The sky is a big place. A simple calculation gives you an idea of just HOW big it is – and I’m not talking about how deep it is in time/distance. Consider first the moon. The moon is pretty big. It has a surface area about the same size as the continent of Africa, although we only can see about half of it from Earth of course. With the existing small telescopes I have I can make out features perhaps 5 km across if the lighting is right. The surface of the moon is about 38,000,000 km^2 (km^2 means “kilometer-squared or square kilometers) so if I can see half of it (in total) that’s about 19,000,000 km^2. A crater 5 km across has a surface area of about 19.6 km^s – so that little crater is just about 1/100,000 of the visible face of the moon. The whole visible surface is a lot of territory (or lunatory) to consider. Of course, it might be better to consider the visible disk of the moon, not the near hemisphere for a comparison like this. A disk with the radius of the moon would have a surface area of about 9,500,000 km^2, so the ratio would be about 50,000 craters-worth of area to explore. Still a lot! A purist would try this with angles but the answer would be the same as the disk area sketch.

The thing is, the moon is actually SMALL compared to the visible celestial sphere. Our eyes are drawn to the moon at night, but the reality is that it’s only about a half a degree across. The whole celestial sphere, encompassing 360°, has an area of approximately 41,253 °^2 (according to a Wikipedia entry on the angular area of the celestial sphere). The moon’s disk as an angle is about 0.2 °^2 – so it would take 206,000 moons to fill up the visible area of the sky! (The sun as virtually the same angular diameter as the moon – that’s why we can have such stunning total solar eclipses – so the same thing holds. The sun, so dominant in our sky, covers only about 1/200,000 of the visible celestial sphere. From the surface of the earth only about half of the celestial sphere is visible as the sky, and the sun is about 1/100,000 of it).

The moon photographed from Hamilton, Ontario, on 2012 12 19 2125 EDT with an 80mm refractor and Nikon D5100 at prime focus.

The moon photographed from Hamilton, Ontario, on 2012 12 19 2125 EDT with an 80mm refractor and Nikon D5100 at prime focus. Relatively simple equipment can take nice photos – but if you are interested in going further, what’s the next step?

The sky, then, has room for 200,000 moon-faces, and my little telescopes can show me details 1/100,000 of the moon’s surface. It’s overwhelming – and full of rich detail. From massive galaxies to wispy nebulas and sparkling star clusters, space beyond our little solar system is one of the richest treasures in nature. How luck we are that we can actually see it! If our solar system was within a more complex part of space we might not have as good a view as we do. Then again, it’s a fair bet that the more “interesting” places in space are far more risky too. Our fair wee planet has had less than five billion years of life so far, and only a few major boo-boos (like the asteroid impact that killed the dinosaurs – Ooops!).

So, back to the point of this ramble. As a (re)budding amateur astronomer, where do I start? I’m faced with this question because I’m looking seriously at upgrading some of my equipment, and different telescopes do different things. Do I make use of my existing optics and improve my ability to point and shoot, with a better mount and camera? Do I invest in a better optical tube (the actual “telescope” part)?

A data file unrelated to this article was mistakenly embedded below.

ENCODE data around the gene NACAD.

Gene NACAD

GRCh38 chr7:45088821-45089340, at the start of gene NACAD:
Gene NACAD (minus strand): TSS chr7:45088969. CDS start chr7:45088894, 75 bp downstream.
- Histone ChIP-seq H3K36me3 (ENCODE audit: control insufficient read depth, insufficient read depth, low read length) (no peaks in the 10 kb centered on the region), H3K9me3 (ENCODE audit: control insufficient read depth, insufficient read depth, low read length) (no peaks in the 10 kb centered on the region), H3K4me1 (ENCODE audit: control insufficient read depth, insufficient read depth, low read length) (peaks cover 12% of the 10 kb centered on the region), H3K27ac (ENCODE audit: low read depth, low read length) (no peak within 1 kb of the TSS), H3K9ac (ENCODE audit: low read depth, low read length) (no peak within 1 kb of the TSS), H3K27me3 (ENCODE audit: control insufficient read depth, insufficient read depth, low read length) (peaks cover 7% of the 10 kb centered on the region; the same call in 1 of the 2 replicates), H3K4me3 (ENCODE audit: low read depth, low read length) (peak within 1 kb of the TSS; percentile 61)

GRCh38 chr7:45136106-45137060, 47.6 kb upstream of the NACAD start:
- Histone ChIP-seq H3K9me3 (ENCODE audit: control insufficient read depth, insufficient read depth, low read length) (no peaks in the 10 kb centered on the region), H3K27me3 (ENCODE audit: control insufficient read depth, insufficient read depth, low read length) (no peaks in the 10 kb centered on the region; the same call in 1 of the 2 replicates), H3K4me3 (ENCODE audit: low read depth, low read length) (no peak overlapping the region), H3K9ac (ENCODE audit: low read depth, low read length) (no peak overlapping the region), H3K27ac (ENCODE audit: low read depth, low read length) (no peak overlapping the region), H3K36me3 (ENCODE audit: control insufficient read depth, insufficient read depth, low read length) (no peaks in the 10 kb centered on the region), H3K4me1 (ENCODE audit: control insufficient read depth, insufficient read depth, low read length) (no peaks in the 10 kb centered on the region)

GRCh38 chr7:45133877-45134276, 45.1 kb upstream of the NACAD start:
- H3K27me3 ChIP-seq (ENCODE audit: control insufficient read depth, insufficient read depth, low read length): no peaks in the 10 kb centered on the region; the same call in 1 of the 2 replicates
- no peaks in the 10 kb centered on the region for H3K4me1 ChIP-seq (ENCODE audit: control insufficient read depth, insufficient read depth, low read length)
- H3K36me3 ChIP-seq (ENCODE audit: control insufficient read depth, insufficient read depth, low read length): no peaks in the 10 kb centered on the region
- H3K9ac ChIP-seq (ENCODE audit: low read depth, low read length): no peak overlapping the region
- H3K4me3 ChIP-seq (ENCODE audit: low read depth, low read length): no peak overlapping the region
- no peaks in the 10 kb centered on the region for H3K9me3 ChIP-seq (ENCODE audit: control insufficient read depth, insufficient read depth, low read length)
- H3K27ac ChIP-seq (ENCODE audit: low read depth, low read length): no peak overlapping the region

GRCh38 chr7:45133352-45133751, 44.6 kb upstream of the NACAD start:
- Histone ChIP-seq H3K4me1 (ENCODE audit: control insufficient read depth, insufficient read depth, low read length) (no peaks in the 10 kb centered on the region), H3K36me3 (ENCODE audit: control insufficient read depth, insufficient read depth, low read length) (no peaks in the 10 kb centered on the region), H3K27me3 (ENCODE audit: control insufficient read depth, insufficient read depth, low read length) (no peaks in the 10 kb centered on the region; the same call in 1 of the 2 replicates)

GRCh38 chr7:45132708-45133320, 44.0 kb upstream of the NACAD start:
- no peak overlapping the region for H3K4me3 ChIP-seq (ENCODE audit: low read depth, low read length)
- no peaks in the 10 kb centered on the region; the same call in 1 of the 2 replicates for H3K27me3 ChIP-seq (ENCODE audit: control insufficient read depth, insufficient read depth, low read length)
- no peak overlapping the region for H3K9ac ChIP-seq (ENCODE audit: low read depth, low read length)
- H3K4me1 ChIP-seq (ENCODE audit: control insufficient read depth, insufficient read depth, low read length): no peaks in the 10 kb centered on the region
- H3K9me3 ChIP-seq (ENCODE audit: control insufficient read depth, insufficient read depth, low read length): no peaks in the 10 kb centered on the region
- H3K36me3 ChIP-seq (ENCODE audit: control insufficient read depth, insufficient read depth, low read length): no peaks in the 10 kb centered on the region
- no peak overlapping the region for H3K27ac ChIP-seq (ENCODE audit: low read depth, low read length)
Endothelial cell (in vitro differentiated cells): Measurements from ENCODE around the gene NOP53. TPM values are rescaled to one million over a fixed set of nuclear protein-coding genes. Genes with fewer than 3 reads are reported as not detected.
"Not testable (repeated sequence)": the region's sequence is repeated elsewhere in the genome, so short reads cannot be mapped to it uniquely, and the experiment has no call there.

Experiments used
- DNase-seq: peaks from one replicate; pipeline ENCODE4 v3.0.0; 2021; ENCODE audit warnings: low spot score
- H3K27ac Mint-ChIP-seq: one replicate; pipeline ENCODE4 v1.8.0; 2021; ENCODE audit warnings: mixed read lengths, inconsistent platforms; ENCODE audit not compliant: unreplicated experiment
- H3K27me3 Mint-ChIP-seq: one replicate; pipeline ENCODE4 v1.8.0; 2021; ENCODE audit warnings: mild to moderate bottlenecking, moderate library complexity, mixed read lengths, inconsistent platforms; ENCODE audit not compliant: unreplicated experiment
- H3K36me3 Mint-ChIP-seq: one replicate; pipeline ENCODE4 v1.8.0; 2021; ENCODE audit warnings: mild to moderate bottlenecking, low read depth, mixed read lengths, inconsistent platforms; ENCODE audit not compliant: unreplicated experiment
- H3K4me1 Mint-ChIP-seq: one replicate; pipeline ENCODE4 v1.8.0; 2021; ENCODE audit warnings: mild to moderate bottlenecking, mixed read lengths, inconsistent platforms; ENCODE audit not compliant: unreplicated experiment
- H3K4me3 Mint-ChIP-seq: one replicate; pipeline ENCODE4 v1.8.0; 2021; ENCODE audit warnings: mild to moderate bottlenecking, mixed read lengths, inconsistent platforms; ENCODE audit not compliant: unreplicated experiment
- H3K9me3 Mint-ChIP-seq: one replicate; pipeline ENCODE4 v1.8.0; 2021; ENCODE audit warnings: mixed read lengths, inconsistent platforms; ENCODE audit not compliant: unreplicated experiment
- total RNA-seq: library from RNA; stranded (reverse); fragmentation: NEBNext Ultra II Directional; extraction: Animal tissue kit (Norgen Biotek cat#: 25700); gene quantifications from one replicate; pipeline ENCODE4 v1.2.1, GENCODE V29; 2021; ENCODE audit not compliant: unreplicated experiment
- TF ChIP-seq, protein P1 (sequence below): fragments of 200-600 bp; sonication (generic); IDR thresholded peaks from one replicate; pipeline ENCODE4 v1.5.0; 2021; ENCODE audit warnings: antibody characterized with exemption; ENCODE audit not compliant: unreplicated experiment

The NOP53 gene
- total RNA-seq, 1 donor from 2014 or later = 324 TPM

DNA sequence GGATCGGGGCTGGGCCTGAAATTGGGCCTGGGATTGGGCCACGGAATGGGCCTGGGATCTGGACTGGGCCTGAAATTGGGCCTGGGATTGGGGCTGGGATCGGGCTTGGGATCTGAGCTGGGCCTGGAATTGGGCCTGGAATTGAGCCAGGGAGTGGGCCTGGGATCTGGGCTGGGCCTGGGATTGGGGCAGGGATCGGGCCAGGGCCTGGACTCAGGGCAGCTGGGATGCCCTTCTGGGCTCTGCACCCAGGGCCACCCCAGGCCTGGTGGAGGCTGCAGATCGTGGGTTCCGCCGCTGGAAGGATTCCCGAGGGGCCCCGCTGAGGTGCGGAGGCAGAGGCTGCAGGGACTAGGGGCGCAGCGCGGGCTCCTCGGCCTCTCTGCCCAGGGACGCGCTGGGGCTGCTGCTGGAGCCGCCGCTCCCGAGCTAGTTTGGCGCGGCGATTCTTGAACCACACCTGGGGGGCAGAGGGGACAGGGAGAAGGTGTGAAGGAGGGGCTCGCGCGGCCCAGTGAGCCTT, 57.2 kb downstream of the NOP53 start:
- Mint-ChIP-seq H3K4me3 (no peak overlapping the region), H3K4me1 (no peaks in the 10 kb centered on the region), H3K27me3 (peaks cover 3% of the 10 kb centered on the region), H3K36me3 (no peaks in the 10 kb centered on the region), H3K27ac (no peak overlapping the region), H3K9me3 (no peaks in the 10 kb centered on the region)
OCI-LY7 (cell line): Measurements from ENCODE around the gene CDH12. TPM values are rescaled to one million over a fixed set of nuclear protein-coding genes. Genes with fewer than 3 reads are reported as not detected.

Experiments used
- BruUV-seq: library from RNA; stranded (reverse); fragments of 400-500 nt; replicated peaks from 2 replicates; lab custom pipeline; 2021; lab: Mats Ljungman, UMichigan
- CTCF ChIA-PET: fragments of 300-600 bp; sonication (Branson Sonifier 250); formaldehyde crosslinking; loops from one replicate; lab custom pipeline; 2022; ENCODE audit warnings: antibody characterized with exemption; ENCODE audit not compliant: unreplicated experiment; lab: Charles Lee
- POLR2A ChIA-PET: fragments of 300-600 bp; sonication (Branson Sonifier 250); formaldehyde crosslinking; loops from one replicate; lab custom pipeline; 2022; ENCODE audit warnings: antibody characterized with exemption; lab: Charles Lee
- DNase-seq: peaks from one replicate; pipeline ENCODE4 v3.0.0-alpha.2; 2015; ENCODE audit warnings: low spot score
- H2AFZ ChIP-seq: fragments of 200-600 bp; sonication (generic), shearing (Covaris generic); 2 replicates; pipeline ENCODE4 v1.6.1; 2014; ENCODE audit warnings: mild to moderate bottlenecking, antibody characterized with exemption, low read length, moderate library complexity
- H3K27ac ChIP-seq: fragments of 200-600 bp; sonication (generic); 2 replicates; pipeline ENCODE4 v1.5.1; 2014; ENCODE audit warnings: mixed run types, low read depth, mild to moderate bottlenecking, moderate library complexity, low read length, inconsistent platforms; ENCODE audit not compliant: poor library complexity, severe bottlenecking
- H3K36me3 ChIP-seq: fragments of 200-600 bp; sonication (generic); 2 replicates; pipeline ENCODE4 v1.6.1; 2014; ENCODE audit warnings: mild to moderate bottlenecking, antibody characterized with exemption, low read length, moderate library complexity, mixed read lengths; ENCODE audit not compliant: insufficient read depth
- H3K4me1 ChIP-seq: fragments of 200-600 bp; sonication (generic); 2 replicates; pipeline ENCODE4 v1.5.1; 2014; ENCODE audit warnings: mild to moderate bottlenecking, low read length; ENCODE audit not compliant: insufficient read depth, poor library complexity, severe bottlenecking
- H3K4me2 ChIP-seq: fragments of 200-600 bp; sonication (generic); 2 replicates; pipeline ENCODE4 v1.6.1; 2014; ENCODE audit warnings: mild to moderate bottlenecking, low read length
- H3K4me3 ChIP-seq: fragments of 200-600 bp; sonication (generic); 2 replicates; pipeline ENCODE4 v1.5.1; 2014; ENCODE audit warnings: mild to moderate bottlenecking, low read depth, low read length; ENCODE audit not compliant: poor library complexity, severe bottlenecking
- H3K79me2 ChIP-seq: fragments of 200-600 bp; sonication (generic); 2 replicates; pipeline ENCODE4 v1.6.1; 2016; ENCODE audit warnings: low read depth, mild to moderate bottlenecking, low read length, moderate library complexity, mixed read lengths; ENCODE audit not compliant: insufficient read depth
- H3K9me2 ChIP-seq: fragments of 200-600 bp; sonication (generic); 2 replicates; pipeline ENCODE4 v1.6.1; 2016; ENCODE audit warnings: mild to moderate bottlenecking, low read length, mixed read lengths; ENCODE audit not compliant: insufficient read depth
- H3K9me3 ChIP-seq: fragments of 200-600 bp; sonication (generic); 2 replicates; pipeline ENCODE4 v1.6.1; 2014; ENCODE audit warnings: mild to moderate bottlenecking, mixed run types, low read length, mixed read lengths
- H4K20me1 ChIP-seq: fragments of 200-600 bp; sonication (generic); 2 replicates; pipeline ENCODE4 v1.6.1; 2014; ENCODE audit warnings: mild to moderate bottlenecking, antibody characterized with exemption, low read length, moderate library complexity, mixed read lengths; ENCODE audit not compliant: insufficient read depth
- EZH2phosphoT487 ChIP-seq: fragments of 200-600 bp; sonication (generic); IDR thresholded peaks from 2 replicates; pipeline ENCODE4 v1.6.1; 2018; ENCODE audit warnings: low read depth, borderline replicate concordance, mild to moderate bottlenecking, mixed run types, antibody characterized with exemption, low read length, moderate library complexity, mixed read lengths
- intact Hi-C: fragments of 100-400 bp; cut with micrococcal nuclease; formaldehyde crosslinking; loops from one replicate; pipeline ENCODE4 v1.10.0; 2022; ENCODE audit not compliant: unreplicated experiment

To some degree a telescope is a telescope. There are some basic characteristics everyone needs to consider when they are thinking about this kind of thing. One of the most important is portability. Like a lot of people, I live in a small apartment; I don’t have a garage or basement for storing large pieces of kit, and I don’t have my own space for a shed or observatory. So, compact and rugged is good. I’m also watching my budget (gulp). And, of paramount importance to me, I want to embark on something of a path in learning astronomy, not just grabbing at big telescopes because they’re cool! (and they are cool, and I’m a telescope geek).

I’m thinking I’ll start in the neighborhood this year, seeing what I can see – and photographing what I can photograph close to home in the “planetary” range – the sun, moon, and planets. This narrows things a bit, and is also a good choice for an urban dweller. Despite light pollution in cities, our own solar system is still quite observable from our sidewalks and parks because the objects are so bright. The existing ‘scopes I have – an old 80 mm refractor and a 130 mm “starter” Newtonian reflector – will do for now. What I need to do is to consider in the short term is what’s under the telescope and what’s attached to it.

Telescope mounts are important and perhaps underappreciated parts of the whole “system.” A heavy, capable mount makes viewing anything much easier. A lightweight mount only has the advantage of light weight. Small mounts shake. If you adjust a small telescope on a light mount it can take five or ten seconds or more for the resulting vibration in the camera to dampen out. So, I’ll be paying attention to mounts.

Cameras are at the other end of the process. There are some things I can do with my dSLR cameras, but the best images today are actually being taken with cameras that are much simpler than a dSLR but are designed to be used with a telescope – and a computer. Derived essentially from webcams, most cameras that work brilliantly for planetary photography by amateurs have small-seeming sensors – often less than a megapixel. They are also specialized in two other ways. They often have a built-in cooler, to help control internal camera noise – and they are often monochrome. Yes, black and white. You can do a lot in black and white, and you can get colour images by taking a series of monochrome images through coloured filters. The image files (often actually captured as short video segments in AVI format) are then processed with some ingenious computer software to create stunning, sharp images. So, I’ll also be looking at a small, specialized camera designed for planetary imaging. By starting with a camera and a sturdier mount, I can get going and will consider upgrading the optics a little later.

I’m also sure that there will be lots of opportunities to peek out past our solar system in the coming year. I’m going to be making visits to observatories, star parties, and other events to soak in more of deep space – and of course to be able to make reports here at Pine River Observatory! And I’ll be spending time under the night sky doing wide-field photography and just wandering around the stallar back-yard with binoculars and a good star guide. There are many lifetimes of space out there to enjoy.

© 2012, David Allan Galbraith